calling, with that wonderful voice which speaks of death and life,
of chivalry and greed of gold. If you would have the river's
company you should wander, a happy solitary, along its banks,
watching its gleaming current in the early morning, its golden
glory as it answers the farewell of parting day. Then, in the
silence of the night, you can hear the wash and eddy calling one to
another, count the heart-beats of the great bearer of burdens, and
watch in the moonlight the sisters of the mist as they lament with
wringing hands the days that are gone.
The forests, too, are ready with story hid in the fastness of their
solitude, and it is a joy to think that those great pines, pointing
ever upwards, go for the most part to carry the sails of great
ships seeking afar under open sky. The forest holds other wonders
still. It seems but last night that I wandered down the road which
led to the little unheeded village where I had made my temporary
home. The warm-scented breath of the pines and the stillness of
the night wrapped me in great content; the summer lightning leapt
in a lambent arch across the east, and the stars, seen dimly
through the sombre tree crests, were outrivalled by the glow-worms
which shone in countless points of light from bank and hedge; even
two charcoal-burners, who passed with friendly greeting, had
wreathed their hats with the living flame. The tiny shifting lamps
were everywhere; pale yellow, purely white, or green as the
underside of a northern wave. By day but an ugly, repellent worm;
but darkness comes, and lo, a star alight. Nature is full for us
of seeming inconsistencies and glad surprises. The world's asleep,
say you; on your ear falls the nightingale's song and the stir of
living creatures in bush and brake. The mantle of night falls, and
all unattended the wind leaps up and scatters the clouds which veil
the constant stars; or in the hour of the great dark, dawn parts
the curtain with the long foregleam of the coming day. It is hard
to turn one's back on night with her kiss of peace for tired eye-
lids, the kiss which is not sleep but its neglected forerunner. I
made my way at last down to the vine-girt bridge asleep under the
stars and up the winding stairs of the old grey tower; and a
stone's-throw away the Rhine slipped quietly past in the midsummer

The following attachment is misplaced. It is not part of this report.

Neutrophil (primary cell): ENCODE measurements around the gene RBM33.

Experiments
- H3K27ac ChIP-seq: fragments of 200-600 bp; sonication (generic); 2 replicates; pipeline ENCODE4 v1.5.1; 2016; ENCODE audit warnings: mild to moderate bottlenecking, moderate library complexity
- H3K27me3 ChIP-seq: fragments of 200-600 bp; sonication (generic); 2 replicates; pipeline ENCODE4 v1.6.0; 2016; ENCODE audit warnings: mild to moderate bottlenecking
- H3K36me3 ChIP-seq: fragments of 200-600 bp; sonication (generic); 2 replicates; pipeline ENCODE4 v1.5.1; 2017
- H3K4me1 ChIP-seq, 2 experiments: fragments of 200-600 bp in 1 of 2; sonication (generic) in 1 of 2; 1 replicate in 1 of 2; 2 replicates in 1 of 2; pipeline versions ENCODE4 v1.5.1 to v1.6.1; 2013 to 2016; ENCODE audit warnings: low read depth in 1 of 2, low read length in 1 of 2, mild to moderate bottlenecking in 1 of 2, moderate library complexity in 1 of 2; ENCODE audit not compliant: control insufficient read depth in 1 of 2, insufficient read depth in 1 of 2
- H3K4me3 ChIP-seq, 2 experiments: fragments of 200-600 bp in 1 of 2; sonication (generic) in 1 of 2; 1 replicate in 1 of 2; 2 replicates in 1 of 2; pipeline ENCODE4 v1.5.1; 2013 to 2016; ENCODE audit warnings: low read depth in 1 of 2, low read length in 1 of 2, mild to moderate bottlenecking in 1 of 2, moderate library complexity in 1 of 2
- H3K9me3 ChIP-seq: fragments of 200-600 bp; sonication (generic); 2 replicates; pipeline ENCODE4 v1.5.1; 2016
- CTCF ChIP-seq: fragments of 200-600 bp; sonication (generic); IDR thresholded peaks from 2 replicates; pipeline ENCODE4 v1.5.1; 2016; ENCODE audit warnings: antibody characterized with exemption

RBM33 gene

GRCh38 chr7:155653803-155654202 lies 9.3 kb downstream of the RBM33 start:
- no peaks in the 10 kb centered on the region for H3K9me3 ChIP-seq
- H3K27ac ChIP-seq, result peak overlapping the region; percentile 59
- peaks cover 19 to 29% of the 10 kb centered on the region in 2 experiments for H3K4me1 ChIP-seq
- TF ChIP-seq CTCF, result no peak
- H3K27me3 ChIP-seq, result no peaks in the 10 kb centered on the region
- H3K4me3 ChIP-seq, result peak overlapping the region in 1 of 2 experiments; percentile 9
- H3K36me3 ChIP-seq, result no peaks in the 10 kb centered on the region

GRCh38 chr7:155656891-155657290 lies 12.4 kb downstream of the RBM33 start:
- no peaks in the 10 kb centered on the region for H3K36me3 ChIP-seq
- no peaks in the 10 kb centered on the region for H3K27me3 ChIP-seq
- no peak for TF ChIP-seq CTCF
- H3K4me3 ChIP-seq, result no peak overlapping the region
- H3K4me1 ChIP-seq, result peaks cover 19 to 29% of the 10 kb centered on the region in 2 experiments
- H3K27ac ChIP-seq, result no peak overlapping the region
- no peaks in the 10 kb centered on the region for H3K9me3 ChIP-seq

moonlight. Switzerland came in its turn, unearthly in its white
loveliness and glory of lake and sky. But perhaps the landmark
which stands out most clearly is the solitary blue gentian which I
found in the short slippery grass of the Rigi, gazing up at the sky
whose blue could not hope to excel it. It was my first; and what
need of another, for finding one I had gazed into the mystery of
all. This side the Pass, snow and the blue of heaven; later I
entered Italy through fields of many-hued lilies, her past glories
blazoned in the flowers of the field.
Now it is a strangely uneventful road that leads to my White Gate.
Each day questions me as it passes; each day makes answer for me
"not yet." There is no material preparation to be made for this
journey of mine into a far country--a simple fact which adds to the
'unknowableness' of the other side. Do I travel alone, or am I one
of a great company, swift yet unhurried in their passage? The
voices of Penelope's suitors shrilled on the ears of Ulysses, as
they journeyed to the nether-world, like nocturnal birds and bats
in the inarticulateness of their speech. They had abused the gift,
and fled self-condemned. Maybe silence commends itself as most
suitable for the wayfarers towards the sunrise--silence because
they seek the Word--but for those hastening towards the confusion
they have wrought there falls already the sharp oncoming of the
While we are still here the language of worship seems far, and yet
lies very nigh; for what better note can our frail tongues lisp
than the voice of wind and sea, river and stream, those grateful
servants giving all and asking nothing, the soft whisper of snow
and rain eager to replenish, or the thunder proclaiming a majesty
too great for utterance? Here, too, stands the angel with the
censer gathering up the fragrance of teeming earth and forest-tree,
of flower and fruit, and sweetly pungent herb distilled by sun and
rain for joyful use. Here, too, come acolytes lighting the dark
with tapers--sun, moon, and stars--gifts of the Lord that His
sanctuary may stand ever served.
It lies here ready to our hand, this life of adoration which we
needs must live hand in hand with earth, for has she not borne the
curse with us? But beyond the white gate and the trail of woodbine
falls the silence greater than speech, darkness greater than light,
a pause of "a little while"; and then the touch of that healing
garment as we pass to the King in His beauty, in a land from which
there is no return.
At the gateway then I cry you farewell.